Transconductance, also infrequently called mutual conductance, is the electrical characteristic relating the current through the output of a device to the voltage across the input of a device. Conductance is the reciprocal of resistance.
A MESFET is a field-effect transistor semiconductor device similar to a JFET with a Schottky (metal-semiconductor) junction instead of a p-n junction for a gate.
The threshold voltage, commonly abbreviated as Vth, of a field-effect transistor (FET) is the minimum gate-to-source voltage VGS (th) that is needed to create a conducting path between the source and drain terminals. It is an important scaling factor to maintain power efficiency.
In semiconductor physics, the depletion region, also called depletion layer, depletion zone, junction region, space charge region or space charge layer, is an insulating region within a conductive, doped semiconductor material where the mobile charge carriers have been diffused away, or have been forced away by an electric field. The only elements left in the depletion region are ionized donor or acceptor impurities.
In mesoscopic physics, a Coulomb blockade (CB), named after Charles-Augustin de Coulomb's electrical force, is the decrease in electrical conductance at small bias voltages of a small electronic device comprising at least one low-capacitance tunnel junction. Because of the CB, the conductance of a device may not be constant at low bias voltages, but disappear for biases under a certain threshold, i.e. no current flows.
The cascode is a two-stage amplifier that consists of a common-emitter stage feeding into a common-base stage.
A power MOSFET is a specific type of MOSFET designed to handle significant power levels. Compared to the other power semiconductor devices, for example an insulated-gate bipolar transistor (IGBT) or a thyristor, its main advantages are high switching speed and good efficiency at low voltages. It shares with the IGBT an isolated gate that makes it easy to drive. They can be subject to low gain, sometimes to a degree that the gate voltage needs to be higher than the voltage under control.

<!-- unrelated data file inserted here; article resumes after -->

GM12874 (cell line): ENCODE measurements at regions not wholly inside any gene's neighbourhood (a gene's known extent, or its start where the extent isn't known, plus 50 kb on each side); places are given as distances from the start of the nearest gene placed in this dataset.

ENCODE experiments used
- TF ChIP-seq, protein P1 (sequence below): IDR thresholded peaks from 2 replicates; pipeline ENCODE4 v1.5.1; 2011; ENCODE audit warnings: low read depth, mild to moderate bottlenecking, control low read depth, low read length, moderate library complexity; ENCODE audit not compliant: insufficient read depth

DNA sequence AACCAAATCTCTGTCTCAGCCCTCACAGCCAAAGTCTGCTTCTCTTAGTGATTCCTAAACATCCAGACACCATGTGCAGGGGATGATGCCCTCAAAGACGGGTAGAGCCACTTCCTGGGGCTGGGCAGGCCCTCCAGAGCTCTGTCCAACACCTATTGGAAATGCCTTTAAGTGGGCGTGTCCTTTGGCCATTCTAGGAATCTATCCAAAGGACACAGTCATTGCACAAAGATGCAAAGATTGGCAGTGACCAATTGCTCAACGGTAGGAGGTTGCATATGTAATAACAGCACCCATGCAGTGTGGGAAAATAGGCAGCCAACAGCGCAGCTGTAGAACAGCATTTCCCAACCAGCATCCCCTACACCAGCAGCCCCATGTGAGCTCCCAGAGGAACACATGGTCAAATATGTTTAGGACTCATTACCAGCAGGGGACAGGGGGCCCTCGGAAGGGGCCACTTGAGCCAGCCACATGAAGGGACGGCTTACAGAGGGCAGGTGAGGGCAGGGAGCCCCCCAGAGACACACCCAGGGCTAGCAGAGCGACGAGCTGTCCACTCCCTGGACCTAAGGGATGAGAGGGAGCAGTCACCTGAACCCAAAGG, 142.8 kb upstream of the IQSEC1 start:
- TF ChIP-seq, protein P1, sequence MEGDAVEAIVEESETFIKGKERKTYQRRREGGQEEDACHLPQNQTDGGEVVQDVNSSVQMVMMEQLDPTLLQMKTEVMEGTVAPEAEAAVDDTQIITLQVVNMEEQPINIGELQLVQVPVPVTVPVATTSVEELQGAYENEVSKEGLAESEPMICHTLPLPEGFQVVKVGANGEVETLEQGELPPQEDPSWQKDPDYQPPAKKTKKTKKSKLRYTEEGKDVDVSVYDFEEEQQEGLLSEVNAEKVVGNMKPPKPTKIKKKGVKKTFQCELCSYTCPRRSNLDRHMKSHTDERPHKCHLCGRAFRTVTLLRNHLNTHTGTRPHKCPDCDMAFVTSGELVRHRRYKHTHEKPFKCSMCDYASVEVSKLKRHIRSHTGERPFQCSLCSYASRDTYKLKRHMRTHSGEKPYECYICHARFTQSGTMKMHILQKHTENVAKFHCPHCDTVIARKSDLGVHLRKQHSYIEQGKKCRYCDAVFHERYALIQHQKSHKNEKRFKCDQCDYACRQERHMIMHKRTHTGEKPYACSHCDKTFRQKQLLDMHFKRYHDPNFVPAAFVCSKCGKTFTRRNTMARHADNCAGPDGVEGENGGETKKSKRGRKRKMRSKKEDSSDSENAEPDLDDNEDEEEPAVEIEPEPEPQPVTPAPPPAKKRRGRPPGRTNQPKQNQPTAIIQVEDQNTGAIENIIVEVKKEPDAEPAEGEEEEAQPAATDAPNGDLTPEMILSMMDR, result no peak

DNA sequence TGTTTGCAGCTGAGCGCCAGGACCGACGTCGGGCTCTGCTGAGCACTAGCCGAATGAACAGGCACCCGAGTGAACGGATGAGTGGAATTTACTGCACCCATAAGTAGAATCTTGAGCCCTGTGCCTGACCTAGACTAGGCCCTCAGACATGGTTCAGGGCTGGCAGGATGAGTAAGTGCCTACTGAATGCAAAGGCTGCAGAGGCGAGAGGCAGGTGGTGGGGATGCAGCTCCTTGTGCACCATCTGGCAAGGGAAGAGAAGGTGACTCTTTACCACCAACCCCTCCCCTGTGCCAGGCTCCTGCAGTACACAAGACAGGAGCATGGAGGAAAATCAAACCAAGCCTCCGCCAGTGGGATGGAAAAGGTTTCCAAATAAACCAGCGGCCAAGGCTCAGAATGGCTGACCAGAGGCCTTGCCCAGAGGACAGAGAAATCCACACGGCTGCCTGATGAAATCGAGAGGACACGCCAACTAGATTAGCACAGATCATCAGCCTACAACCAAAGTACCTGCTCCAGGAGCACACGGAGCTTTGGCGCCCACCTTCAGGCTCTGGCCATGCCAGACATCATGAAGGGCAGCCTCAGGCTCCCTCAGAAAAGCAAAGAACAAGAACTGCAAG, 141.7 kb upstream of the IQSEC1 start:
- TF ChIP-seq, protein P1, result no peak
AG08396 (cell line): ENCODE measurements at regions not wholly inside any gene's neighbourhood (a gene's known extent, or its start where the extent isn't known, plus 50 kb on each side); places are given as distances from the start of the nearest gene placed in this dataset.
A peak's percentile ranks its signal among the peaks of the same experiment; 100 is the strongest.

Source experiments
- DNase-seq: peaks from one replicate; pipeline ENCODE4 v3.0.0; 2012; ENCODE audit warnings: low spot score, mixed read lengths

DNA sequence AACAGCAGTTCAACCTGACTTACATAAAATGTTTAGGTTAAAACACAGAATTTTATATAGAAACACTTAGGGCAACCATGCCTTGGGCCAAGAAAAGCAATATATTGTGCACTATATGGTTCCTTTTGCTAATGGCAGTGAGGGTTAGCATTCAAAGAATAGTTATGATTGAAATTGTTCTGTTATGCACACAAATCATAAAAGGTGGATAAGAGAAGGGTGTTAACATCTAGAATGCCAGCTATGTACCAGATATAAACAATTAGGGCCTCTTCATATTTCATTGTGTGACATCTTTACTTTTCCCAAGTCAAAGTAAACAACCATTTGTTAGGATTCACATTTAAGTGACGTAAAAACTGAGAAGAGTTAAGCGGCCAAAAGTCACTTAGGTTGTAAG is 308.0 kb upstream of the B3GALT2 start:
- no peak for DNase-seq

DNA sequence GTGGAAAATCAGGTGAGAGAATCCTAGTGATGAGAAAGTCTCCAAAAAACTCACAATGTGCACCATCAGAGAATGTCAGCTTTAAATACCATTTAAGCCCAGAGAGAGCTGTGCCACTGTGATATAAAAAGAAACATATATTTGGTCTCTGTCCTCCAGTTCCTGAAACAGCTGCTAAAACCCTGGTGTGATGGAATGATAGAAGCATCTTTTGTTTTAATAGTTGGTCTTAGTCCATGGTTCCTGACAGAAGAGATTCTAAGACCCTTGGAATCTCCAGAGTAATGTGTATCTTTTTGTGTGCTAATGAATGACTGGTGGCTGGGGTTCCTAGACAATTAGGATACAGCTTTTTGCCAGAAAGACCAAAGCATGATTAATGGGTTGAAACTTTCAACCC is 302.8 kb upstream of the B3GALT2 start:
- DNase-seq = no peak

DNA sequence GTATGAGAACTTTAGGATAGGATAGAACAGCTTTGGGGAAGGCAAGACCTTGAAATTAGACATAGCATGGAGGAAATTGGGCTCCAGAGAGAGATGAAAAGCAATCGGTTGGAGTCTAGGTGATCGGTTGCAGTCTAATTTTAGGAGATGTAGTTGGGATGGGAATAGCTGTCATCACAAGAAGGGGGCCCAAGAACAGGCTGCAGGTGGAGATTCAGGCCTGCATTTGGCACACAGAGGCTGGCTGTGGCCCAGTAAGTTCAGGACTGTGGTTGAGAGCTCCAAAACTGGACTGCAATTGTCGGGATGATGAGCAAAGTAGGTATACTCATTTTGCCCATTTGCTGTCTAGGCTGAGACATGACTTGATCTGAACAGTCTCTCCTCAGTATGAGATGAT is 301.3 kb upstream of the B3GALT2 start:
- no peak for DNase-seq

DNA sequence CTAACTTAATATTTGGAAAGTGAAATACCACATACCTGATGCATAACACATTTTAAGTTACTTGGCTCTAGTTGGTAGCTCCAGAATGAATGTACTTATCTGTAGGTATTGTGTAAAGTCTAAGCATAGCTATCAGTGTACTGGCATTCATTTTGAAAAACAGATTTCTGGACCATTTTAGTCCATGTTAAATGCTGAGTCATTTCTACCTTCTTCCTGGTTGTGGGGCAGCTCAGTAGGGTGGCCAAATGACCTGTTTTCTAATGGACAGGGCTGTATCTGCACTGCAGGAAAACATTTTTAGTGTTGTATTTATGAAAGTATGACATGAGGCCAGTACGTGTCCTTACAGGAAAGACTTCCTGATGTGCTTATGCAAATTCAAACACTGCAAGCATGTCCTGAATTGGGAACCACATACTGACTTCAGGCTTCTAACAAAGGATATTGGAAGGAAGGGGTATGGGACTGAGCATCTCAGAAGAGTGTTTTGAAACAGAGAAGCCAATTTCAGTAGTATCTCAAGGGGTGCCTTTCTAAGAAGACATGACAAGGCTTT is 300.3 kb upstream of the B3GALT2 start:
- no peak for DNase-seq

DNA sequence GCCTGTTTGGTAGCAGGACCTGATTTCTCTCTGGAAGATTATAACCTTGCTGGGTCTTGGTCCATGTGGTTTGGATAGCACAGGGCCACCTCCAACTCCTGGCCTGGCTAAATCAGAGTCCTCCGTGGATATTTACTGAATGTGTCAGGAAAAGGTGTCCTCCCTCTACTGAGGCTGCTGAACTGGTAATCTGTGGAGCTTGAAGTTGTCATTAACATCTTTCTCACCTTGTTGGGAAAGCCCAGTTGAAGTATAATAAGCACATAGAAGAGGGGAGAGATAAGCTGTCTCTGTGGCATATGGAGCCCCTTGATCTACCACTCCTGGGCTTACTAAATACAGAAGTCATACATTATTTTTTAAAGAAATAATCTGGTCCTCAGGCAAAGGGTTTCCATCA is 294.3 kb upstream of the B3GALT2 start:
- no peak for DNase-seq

One of several short-channel effects in MOSFET scaling, channel length modulation (CLM) is a shortening of the length of the inverted channel region with increase in drain bias for large drain biases. The result of CLM is an increase in current with drain bias and a reduction of output resistance. Channel length modulation occurs in all field effect transistors, not just MOSFETs.
A VMOS transistor is a type of MOSFET. VMOS is also used for describing the V-groove shape vertically cut into the substrate material. VMOS is an acronym for "vertical metal oxide semiconductor", or "V-groove MOS".
Drain-induced barrier lowering (DIBL) is a short-channel effect in MOSFETs referring originally to a reduction of threshold voltage of the transistor at higher drain voltages. In a classic planar field-effect transistor with a long channel, the bottleneck in channel formation occurs far enough from the drain contact that it is electrostatically shielded from the drain by the combination of the substrate and gate, and so classically the threshold voltage was independent of drain voltage. In short-channel devices this is no longer true: The drain is close enough to gate the channel, and so a high drain voltage can open the bottleneck and turn on the transistor prematurely.
A carbon nanotube field-effect transistor (CNTFET) refers to a field-effect transistor that utilizes a single carbon nanotube or an array of carbon nanotubes as the channel material instead of bulk silicon in the traditional MOSFET structure. First demonstrated in 1998, there have been major developments in CNTFETs since.
In field effect transistors (FETs), depletion mode and enhancement mode are two major transistor types, corresponding to whether the transistor is in an ON state or an OFF state at zero gate–source voltage.
Single-walled carbon nanotubes have the ability to conduct electricity. This conduction can be ballistic, diffusive, or based on scattering. When ballistic in nature conductance can be treated as if the electrons experience no scattering.
A voltage-controlled resistor (VCR) is a three-terminal active device with one input port and two output ports. The input-port voltage controls the value of the resistor between the output ports. VCRs are most often built with field-effect transistors (FETs). Two types of FETs are often used: the JFET and the MOSFET. There are both floating-voltage controlled resistors and grounded floating resistors. Floating VCRs can be placed between two passive or active components. Grounded VCRs, the more common and less complicated design, require that one port of the voltage controlled resistor be grounded.
A single-electron transistor (SET) is a sensitive electronic device based on the Coulomb blockade effect. In this device the electrons flow through a tunnel junction between source/drain to a quantum dot. Moreover, the electrical potential of the island can be tuned by a third electrode, known as the gate, which is capacitively coupled to the island. The conductive island is sandwiched between two tunnel junctions, which are modeled by a capacitor and a resistor in parallel.